What is different about this?
The goals of ARRA EHR meaningful use go beyond those of most IT changes, many of which are geared toward coding for reimbursement or software integration. EMR meaningful use goals include improving quality at the point of care and providing decision support for increasing clinical efficiency. Implementation will involve actual care process changes at the core of care delivery as well as in administrative areas of the hospital. As such, the implementation will impact all persons throughout the hospital, not just the IT department or a single ancillary department such as pharmacy or lab. Electronic workflows require providers to think differently about processes in which they engage every day. Success depends on the ability to understand and map workflows, and then to translate these processes into an electronic tool. Additionally, they may require a rearrangement of current processes. Workflow changes entail both procedural and substantive re-examinations. For example, before a hospital can roll out a clinical decision support tool, clinicians should review current practice and the medical literature and come to agreement about the "standard care" for each type of case so that appropriate prompts may be programmed into the system. These discussions take time, but offer considerable benefit in engaging clinicians and standardizing care processes. Hospitals must consider how EHR systems will affect patient care. Each hospital will need to redesign numerous workflows to achieve a full transition to electronic processes.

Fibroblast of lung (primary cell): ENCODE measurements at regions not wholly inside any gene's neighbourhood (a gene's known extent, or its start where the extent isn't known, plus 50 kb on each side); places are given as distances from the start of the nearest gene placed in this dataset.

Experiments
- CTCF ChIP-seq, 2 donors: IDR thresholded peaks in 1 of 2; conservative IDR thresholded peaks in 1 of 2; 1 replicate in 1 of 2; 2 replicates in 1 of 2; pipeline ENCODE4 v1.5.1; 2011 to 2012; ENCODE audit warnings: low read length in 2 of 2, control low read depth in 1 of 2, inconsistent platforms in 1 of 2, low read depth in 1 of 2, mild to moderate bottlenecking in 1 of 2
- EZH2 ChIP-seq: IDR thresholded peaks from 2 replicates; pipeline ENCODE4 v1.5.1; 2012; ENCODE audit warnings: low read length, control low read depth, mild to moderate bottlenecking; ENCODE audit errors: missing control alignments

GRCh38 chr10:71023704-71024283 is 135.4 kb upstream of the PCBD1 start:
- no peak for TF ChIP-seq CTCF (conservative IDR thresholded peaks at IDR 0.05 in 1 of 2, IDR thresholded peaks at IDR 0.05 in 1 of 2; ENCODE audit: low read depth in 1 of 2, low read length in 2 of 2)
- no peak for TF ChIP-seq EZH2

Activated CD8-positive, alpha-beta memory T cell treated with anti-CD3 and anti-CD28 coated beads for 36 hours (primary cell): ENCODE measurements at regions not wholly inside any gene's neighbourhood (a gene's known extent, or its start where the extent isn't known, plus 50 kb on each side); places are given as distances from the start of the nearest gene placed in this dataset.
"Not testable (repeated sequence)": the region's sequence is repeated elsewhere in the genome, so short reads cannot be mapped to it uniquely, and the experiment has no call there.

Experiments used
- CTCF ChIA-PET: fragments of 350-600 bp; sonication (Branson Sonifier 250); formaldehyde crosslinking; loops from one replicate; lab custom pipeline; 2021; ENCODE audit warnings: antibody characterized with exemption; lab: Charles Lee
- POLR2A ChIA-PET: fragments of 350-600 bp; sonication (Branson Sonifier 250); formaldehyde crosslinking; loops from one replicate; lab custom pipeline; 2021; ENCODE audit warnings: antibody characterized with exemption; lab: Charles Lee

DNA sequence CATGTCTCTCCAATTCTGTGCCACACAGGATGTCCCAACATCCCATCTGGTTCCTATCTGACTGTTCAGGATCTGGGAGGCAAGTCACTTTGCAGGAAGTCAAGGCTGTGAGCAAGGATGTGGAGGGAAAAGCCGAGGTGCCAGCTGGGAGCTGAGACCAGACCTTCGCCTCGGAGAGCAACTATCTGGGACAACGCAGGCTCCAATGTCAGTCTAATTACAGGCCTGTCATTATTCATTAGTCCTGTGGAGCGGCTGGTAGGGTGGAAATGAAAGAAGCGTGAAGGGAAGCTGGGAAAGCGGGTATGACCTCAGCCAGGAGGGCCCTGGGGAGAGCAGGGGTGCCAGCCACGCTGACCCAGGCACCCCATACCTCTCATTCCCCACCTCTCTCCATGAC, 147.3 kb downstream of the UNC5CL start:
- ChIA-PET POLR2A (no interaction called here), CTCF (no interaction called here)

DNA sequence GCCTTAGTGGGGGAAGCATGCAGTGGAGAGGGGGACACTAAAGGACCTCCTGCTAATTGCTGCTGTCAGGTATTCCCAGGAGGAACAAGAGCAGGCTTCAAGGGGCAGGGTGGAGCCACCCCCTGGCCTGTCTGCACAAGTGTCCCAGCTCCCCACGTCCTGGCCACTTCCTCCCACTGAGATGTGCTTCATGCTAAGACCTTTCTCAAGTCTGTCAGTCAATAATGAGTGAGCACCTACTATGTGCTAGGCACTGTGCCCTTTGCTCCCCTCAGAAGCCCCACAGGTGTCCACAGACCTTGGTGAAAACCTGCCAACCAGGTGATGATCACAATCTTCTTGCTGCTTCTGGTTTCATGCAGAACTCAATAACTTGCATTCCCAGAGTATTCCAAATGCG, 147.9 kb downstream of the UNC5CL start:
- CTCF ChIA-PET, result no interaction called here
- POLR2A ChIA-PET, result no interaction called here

Research suggests that EHR systems enhance the patient experience. However, some health professionals fear that increased use of health IT will depersonalize care and create barriers in the traditional relationship between health professional and patient. Time spent navigating the system may reduce the time spent directly on the patient, and having a computer at the point of care may shift the practitioner's attention away from face-to-face engagement. One study found that physicians using EHR systems could not physically orient themselves toward their patients as could physicians using paper records. The same study, however, found that physicians using EHR systems tended to achieve greater patient involvement and participation.
The extent to which meaningful use regulations specify exact data format and name for fields and data elements also goes beyond what is usual. This is for the purpose of supporting the inter-operability of data exchanges. Fortunately, the National Institute of Standards and Technology (NIST) has provided very detailed definitions and format and layout guidance that is available at this address:
Finally, The adoption of EHRs overlaps with other large-scale IT changes which hospitals must make, including conversion to ICD-10 and implementation of HIPAA amendments. The work flow for these large projects must be carefully managed in order to take advantage of any overlap in changes to avoid unnecessary rework or disruptions. Managing the deployment of resources for these changes, in the IT department in particular, will be challenging. Working with medical staff, nursing and ancillary departments will be essential and hospital management at the most senior levels need to understand and facilitate the global nature of change involved in EHRs. Redesigning multiple processes at once could prove challenging for hospitals and health professionals.